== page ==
Mountain House

Photographer: Patrick Reynolds 

 

Awards:

2020 Architecture MasterPrize – Residential Architecture

2019 New Zealand Architecture Award – Housing Category

2019 World Architecture Festival Award, Finalist – House

2019 NZIA Southern Architecture Award – Housing Category

2019 New Zealand Home of the Year – Best Retreat

2018 World Architecture Festival Award, Finalist – House Future Projects

Nestled in the Wakatipu basin amongst the Southern Alps of New Zealand, the Arrowtown House rises from the landscape. This private residence has been formed to be a series of pavilions that, like the rock forms or rusted gold mining remnants in the surrounding area, are set into the ground at various levels and angles, following the contours of the land rather than modifying them.

The pavilions have been strategically aligned towards significant mountain ranges and views that surround the property, which forms a sheltered courtyard in the middle which links all the pavilions. The guest pavilion is separated from the rest of the building and set below the courtyard level. Opposite, the main living wing is accessed from the courtyard through a faceted concrete structure which leads into the ‘glasshouse,’ a secondary living space with glass to three sides. This connects the stone schist clad lounge pavilion to the master pavilion.

The materials have been selected to reference the vernacular materials used in the area. The garage and living pavilion is clad in local schist, like the historic miner’s cottages nearby. The two-bedroom pavilions are clad in weathering steel, which references the rusted steel sheds and gold mining remnants seen extensively in the South Island.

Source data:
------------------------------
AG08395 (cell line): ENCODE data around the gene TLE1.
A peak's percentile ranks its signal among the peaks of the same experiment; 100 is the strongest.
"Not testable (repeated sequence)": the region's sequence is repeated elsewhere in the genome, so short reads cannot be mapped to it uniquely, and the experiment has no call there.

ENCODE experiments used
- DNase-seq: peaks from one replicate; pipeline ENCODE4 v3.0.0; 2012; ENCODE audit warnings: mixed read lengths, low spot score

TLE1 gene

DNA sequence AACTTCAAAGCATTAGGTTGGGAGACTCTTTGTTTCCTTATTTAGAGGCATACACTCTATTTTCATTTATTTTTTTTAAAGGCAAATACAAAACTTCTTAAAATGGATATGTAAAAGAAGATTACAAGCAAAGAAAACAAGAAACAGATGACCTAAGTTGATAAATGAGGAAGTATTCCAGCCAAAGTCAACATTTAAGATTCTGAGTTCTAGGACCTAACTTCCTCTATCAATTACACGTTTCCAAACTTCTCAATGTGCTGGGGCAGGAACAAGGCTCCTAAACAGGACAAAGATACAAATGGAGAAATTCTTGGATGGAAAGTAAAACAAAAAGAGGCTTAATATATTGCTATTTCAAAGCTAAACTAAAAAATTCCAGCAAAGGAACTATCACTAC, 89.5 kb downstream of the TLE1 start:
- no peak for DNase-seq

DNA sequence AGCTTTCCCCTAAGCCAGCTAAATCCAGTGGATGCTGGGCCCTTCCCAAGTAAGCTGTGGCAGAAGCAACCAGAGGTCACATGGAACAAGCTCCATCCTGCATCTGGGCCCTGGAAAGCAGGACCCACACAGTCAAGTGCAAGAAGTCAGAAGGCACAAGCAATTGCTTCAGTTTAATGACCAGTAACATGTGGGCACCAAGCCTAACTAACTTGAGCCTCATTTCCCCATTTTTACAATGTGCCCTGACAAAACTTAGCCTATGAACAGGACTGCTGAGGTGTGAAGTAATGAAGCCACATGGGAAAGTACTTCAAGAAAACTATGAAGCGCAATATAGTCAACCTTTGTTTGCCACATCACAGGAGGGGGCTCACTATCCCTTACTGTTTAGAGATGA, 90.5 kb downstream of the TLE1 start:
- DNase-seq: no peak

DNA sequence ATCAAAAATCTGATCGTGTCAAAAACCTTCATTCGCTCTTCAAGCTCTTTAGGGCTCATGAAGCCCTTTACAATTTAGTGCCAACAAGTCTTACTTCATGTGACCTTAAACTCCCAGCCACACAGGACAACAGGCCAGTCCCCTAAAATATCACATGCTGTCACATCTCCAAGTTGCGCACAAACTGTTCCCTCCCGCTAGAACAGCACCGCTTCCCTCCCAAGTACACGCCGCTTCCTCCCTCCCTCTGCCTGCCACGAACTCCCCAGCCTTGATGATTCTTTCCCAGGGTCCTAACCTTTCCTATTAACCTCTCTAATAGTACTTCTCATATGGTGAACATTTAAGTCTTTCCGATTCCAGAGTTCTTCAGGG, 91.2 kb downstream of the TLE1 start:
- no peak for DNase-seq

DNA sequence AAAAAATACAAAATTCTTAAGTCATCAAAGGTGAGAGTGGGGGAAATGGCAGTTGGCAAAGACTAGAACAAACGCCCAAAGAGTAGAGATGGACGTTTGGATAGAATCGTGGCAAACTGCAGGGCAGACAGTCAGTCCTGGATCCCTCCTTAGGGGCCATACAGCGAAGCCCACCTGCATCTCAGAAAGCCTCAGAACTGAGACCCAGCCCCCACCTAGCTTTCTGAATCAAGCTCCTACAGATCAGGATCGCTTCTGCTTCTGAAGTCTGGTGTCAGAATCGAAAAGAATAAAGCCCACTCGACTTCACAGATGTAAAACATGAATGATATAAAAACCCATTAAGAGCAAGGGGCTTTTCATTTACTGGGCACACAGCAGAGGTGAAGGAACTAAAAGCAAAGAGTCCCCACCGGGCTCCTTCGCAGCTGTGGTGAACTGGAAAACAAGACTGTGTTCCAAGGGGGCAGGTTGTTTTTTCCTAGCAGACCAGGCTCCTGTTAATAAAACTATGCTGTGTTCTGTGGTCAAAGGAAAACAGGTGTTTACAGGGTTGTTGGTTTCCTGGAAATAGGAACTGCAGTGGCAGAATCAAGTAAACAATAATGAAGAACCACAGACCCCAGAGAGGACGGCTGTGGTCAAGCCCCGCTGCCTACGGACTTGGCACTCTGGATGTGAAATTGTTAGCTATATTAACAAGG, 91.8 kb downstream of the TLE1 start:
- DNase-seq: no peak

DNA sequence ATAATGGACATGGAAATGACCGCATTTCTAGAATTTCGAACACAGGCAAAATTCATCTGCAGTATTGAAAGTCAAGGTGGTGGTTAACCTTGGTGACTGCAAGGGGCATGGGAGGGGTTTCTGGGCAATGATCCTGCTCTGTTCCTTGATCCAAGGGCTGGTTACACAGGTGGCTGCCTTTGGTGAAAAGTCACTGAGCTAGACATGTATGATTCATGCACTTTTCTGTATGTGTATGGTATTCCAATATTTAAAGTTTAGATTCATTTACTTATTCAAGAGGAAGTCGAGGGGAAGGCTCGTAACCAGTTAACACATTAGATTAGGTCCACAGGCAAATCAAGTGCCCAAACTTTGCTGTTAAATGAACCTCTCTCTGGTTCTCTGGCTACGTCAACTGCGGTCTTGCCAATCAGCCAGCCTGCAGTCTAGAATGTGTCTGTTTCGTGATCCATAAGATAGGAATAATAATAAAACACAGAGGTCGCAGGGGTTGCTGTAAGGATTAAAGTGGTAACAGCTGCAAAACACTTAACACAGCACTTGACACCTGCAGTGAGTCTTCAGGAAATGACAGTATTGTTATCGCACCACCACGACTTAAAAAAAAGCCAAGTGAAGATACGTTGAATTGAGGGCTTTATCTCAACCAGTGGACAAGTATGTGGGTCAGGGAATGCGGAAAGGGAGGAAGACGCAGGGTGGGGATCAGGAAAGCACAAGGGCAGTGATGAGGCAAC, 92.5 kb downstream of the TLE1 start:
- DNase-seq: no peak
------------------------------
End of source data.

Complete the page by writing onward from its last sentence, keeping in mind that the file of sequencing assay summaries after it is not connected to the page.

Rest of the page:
The house seeks to be a contextual response to outstanding landscape environment and also make reference to the historic tradition of gold mining that was prevalent over this entire region in during the mid-18th century.

See more by

Related articles

Lake Pupuke House

“Slid into a tight suburban site, this house, approached through a restricted and somewhat unpromising entry sequence, expands from the front door into a series of most agreeable domestic spaces. A free plan connects a series of carefully modelled rooms to the view and the

Waitamariki House

A house on a prominent hill is sunk into the ground with stone retaining walls. Services are underground with a grass roof. Living areas are nestled into the slope in copper-roofed pavilions that open out to the view. Awards: Auckland Architecture Award (Housing) 2015

Parnell House

“It may be luxurious, eclectic, even glitzy, but there is no duplicity or deceit. Only an overriding confidence, clarity and openness of spirit…..a house whose airy opulence combines purity with luxury – cool surface, clean detailing and an abundance of pure, unadulterated space – in